Bond prices gained, sending benchmark U.S. Treasury 10-year yields <US10YT=RR > down from a four-year high of 2.9570 percent.

In the foreign exchange market, the dollar index, which measures the greenback against a basket of currencies, was flat at 89.736, with the euro a touch softer at $1.2324 after rising 0.4 percent on Wednesday.

“Movements in EUR/USD seem to be mirroring movements in US equities, rising when equities sell off and weakening when they rally,” ANZ analysts wrote in a note to clients.

The yen, which tends to benefit during times of heightened volatility or uncertainty, rose almost 1 percent overnight to last fetch around 106.8 per dollar.

In Germany, Europe’s biggest economy, data showed business confidence fell more than expected in February.

Though Germany is set for solid growth in the first quarter, diverging monetary policy expectations with the United States sent the “trans-Atlantic spread” between German and U.S. 10-year borrowing costs to 222 bps, the highest in more than a year.

Oil prices eased from two-week highs. [O/R]

U.S. crude was down 13 cents at $62.64 per barrel and Brent was last at $66.39. Spot gold ticked lower to $1330.26 an ounce.

Reporting by Swati PandeyEditing by Shri Navaratnam

Our Standards:The Thomson Reuters Trust Principles.

Asia stocks slip as U.S. rate risk lifts bond yields

SYDNEY (Reuters) – Asian shares slipped on Thursday as the risk of faster hikes in U.S interest rates lifted short-term Treasury yields to the highest in almost a decade and boosted the dollar.

MSCI’s broadest index of Asia-Pacific shares outside Japan .MIAPJ0000PUS eased 0.35 percent in early trade, while E-Mini futures for the S&P 500 ESc1 lost 0.2 percent.

Japan’s Nikkei .N225 shed 1 percent even as the yen gave back some of its recent gains on the dollar.

On Wall Street the Dow .DJI had ended Wednesday down 0.67 percent, while the S&P 500 .SPX fell 0.55 percent and the Nasdaq .IXIC 0.22 percent. [.N]

The retreat came after minutes of the Federal Reserve’s last policy meeting showed the usual concerns that inflation might disappoint, but also an expectation of faster economic growth due to fiscal stimulus.

In particular, members agreed that “the strengthening in the near-term economic outlook increased the likelihood that a gradual upward trajectory of the federal funds rate would be appropriate.”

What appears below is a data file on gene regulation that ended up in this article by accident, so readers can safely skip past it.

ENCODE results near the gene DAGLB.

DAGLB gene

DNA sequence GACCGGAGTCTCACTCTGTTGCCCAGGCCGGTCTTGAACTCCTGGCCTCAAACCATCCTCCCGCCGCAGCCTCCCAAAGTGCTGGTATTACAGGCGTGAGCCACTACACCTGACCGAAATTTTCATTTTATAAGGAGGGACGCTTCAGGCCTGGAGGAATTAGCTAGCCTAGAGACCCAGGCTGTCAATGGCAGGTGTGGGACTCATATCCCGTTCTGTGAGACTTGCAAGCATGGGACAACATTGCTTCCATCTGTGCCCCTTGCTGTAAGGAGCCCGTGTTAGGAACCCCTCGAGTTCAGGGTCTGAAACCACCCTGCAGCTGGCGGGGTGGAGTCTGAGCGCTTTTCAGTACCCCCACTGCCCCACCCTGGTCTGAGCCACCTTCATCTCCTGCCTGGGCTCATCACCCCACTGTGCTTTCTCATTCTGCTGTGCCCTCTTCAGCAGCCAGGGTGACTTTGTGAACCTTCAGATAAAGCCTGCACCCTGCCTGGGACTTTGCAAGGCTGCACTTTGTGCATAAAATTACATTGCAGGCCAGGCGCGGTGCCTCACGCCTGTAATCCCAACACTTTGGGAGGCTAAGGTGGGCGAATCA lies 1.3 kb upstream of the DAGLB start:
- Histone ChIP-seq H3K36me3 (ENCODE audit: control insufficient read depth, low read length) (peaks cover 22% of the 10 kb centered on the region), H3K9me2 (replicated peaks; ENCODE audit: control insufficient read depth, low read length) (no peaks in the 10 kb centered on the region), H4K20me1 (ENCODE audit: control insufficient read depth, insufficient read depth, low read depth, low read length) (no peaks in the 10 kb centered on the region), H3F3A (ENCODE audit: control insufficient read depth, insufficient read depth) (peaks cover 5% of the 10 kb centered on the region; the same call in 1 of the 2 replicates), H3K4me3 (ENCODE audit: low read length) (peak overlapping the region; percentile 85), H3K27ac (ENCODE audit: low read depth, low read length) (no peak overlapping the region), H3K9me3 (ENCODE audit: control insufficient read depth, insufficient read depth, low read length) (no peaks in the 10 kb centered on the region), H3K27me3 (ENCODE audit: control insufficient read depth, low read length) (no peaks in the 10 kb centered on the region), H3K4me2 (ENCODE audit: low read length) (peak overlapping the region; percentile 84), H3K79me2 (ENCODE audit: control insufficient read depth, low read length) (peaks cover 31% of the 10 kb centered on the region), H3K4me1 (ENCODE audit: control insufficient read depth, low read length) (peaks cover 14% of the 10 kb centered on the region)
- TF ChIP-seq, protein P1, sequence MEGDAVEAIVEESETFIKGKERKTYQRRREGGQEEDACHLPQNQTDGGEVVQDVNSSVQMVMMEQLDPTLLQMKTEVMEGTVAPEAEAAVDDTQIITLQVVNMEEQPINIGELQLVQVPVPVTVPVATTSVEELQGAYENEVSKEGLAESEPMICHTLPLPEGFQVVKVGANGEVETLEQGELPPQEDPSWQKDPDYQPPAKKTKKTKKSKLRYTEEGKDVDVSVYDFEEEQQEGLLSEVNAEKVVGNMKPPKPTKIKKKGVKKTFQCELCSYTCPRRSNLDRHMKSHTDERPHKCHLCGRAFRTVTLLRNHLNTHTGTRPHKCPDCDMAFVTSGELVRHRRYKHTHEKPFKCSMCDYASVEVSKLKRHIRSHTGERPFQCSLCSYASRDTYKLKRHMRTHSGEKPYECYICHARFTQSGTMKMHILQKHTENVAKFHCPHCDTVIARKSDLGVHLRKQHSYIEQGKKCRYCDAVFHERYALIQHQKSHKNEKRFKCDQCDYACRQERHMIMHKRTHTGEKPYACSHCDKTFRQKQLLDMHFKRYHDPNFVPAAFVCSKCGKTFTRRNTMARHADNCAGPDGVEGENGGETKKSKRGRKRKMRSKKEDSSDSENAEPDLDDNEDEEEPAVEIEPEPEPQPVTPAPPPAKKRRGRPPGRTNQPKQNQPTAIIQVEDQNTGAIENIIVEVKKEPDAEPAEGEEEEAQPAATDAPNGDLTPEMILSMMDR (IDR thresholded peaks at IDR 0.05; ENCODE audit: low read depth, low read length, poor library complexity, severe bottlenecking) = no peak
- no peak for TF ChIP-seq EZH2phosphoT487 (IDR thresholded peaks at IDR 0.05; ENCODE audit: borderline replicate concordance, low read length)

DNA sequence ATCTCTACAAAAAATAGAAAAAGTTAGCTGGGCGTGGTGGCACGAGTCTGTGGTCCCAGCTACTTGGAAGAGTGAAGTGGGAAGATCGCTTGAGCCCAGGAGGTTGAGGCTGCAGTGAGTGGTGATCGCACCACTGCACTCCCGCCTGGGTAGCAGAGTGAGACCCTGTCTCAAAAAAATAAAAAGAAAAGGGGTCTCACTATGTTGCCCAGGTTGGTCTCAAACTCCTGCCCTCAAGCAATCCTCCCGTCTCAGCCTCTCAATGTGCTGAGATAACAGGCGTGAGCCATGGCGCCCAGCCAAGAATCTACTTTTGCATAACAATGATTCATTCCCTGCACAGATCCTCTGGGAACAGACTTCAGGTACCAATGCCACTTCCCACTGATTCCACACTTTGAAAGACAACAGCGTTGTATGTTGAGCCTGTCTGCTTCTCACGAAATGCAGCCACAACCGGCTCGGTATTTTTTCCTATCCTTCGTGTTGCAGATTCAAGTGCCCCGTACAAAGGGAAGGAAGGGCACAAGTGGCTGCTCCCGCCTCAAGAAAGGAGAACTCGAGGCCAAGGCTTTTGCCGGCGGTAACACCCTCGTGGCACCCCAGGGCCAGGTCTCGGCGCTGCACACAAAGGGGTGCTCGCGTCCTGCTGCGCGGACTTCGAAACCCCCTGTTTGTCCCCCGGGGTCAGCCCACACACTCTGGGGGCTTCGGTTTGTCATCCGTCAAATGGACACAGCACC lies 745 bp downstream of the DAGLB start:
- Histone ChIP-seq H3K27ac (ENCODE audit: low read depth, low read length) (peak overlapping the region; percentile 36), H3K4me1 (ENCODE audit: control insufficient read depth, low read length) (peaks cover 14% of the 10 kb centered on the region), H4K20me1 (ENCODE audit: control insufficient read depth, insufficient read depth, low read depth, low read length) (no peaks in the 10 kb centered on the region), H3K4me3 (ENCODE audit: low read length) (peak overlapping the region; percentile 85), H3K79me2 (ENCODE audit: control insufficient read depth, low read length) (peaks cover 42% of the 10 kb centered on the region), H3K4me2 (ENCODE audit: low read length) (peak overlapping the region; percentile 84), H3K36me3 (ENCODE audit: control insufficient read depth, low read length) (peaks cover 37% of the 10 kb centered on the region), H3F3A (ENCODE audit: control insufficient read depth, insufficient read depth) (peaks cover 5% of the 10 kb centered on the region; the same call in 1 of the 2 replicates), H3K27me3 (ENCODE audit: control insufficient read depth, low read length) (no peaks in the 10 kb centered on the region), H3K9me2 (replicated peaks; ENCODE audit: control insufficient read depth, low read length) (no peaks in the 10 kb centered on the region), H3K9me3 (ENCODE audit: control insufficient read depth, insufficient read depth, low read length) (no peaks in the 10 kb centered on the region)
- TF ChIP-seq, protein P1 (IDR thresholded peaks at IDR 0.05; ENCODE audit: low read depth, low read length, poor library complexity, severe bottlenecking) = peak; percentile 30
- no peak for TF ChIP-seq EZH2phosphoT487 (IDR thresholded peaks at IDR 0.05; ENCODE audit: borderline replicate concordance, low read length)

That led investors to narrow the odds on faster hikes with a host of Fed fund futures <0#FF:> hitting contract lows. Three rate rises are now almost fully priced in for this year, compared to two as recently as December.

“Participants saw a more favorable outlook as supporting gradual rate hikes,” noted Barclays analyst Michael Gapen.

“Since then, more stimulus has arrived and there is some tentative, though not conclusive, evidence of stronger wage and inflation data,” he added. “We continue to expect four rate hikes in 2018 and 2019.”

That risk was not welcome in the Treasury market where yields on 10-year notes touched their highest in four years, and those on two-year paper the highest in nine.

Yields on 10-year debt US10YT=TWEB were last trading at 2.95 percent and creeping ever closer to 3 percent – a huge psychological milestone for bulls and bears alike.

For once, the lift in yields seemed to benefit the U.S. dollar which was up at 90.134 .DXY against a basket of currencies having rallied 0.47 percent overnight.

The dollar extended its bounce on the yen to 107.68 JPY=, a marked turnaround from last week’s 105.545 low.

The euro slipped to $1.2274 EUR=, from a $1.2359 top on Wednesday and looked in danger of testing its February trough at $1.2204.

The next hurdle will be minutes from the European Central Bank’s last meeting with markets wary in case there is more talk of an eventual winding back on stimulus.